In our opinion, instead of debating whether platform workers are “employees” or even proposing an intermediary category of classification20 (Todolí-Signes, 2017), a more fundamental and feasible solution is to reform the traditional labor market regulation system so as to extend the labor rights protection to all kinds of workers (Graham et al., 2017; Menegatti, 2018; Sundararajan, 2016). This proposition is innate within the ILO’s primary objective of “decent work for all”.21 A new safety net should be built by making the social security “universal” and “portable”; that is, instead of the employers’ direct contribution of social security, a tax-financed, universally covered social security should be provided by the states. This model has long been adopted by the Scandinavian countries, based on the concept of “flexicurity” (a linguistic combination of “flexibility” and “security”). Besides, other labor rights accessed by dependent employees, such as minimum wage and working time limits, should also be extended to the non-standard labor relations. In the long run, nonetheless, a universal basic income may be a more fundamental and socially desirable solution (Pulkka, 2017; Sundararajan, 2016).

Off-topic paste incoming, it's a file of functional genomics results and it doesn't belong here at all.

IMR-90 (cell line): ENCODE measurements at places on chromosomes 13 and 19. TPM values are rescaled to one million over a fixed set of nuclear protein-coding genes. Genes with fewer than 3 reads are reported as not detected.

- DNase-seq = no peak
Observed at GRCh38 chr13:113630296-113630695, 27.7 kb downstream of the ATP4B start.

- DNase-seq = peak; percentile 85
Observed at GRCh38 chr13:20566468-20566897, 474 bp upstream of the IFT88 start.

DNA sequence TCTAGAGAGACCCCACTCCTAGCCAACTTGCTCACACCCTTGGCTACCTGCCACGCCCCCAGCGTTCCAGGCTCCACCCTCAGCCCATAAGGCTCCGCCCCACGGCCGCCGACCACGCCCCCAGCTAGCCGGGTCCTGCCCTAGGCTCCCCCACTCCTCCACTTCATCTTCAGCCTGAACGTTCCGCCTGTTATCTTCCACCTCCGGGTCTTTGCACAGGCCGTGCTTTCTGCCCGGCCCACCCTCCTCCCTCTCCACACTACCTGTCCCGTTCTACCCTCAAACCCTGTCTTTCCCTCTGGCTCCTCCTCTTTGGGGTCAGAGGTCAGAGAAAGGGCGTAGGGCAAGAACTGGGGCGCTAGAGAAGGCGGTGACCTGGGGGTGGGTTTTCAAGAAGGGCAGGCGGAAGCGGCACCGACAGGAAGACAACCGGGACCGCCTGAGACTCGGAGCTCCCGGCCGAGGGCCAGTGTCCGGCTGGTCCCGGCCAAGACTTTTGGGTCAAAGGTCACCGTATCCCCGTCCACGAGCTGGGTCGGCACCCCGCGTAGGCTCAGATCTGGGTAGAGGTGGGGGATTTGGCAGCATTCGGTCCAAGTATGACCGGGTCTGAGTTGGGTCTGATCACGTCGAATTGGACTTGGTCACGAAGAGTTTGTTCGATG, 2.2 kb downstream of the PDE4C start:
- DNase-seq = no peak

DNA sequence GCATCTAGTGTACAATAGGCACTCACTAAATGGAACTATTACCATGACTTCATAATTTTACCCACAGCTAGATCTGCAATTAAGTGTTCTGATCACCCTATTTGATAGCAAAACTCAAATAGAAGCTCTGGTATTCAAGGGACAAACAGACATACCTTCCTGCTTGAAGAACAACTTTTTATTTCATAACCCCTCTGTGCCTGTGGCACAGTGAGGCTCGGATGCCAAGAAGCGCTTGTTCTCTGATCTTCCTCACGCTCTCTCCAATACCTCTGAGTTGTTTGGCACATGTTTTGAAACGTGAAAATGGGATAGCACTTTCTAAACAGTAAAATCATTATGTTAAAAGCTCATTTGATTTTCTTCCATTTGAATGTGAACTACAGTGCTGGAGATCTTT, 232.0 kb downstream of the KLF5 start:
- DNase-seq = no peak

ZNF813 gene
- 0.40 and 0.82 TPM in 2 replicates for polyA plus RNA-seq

Another indispensable solution to promote decent platform work is to support platform workers with their association and labor movement. This is pivotal to make a level playing field given the huge power asymmetry between platforms and workers. Existing unions can lend powerful support to the labor movement of platform workers by extending membership to non-standard workers, giving legal advice, providing group policies of insurances, carrying on public relations campaigns, mobilizing collective actions, or even helping to cultivate union-like organizations. Within Europe, many unions have a long history of incorporating non-standard workers into their ranks. In Italy, for instance, unions created specific representational opportunities in existing labor confederations for non-standard workers (Pulignano et al., 2015). In many parts of the world, there has been an emergence of rejuvenated or even completely new collective organizations, such as the Spanish workers’ collective and informal associations, solidarity movements like the broodfonds in the Netherlands, the Independent Drivers Guild in New York, and the Independent Workers Union in Great Britain, and other initiatives aimed at helping or supporting the collective organization of platform workers.22 One of the best-known examples is the Independent Workers Union in Great Britain (IWGB), which was formed explicitly to organize non-traditional, low wage, and immigrant workers. Its successes include supporting the couriers’ strike in protesting Deliveroo (a food delivery platform) to reduce the pay rate in August 2016 (Johnston & Land-Kazlauskas, 2018). In China, given its centralized union system, the official unions should take more responsibility in organizing platform workers or should even act as the negotiators. For instance, the Beijing Express Delivery Association and the Beijing Express Delivery Workers’ Federation organized enterprises and workers’ representatives in early 2019 to sign China’s first Special Collective Contract for Labor Protection in the express delivery industry, and agreed on setting up labor protection inspectors and purchasing accidental injury insurance for workers23.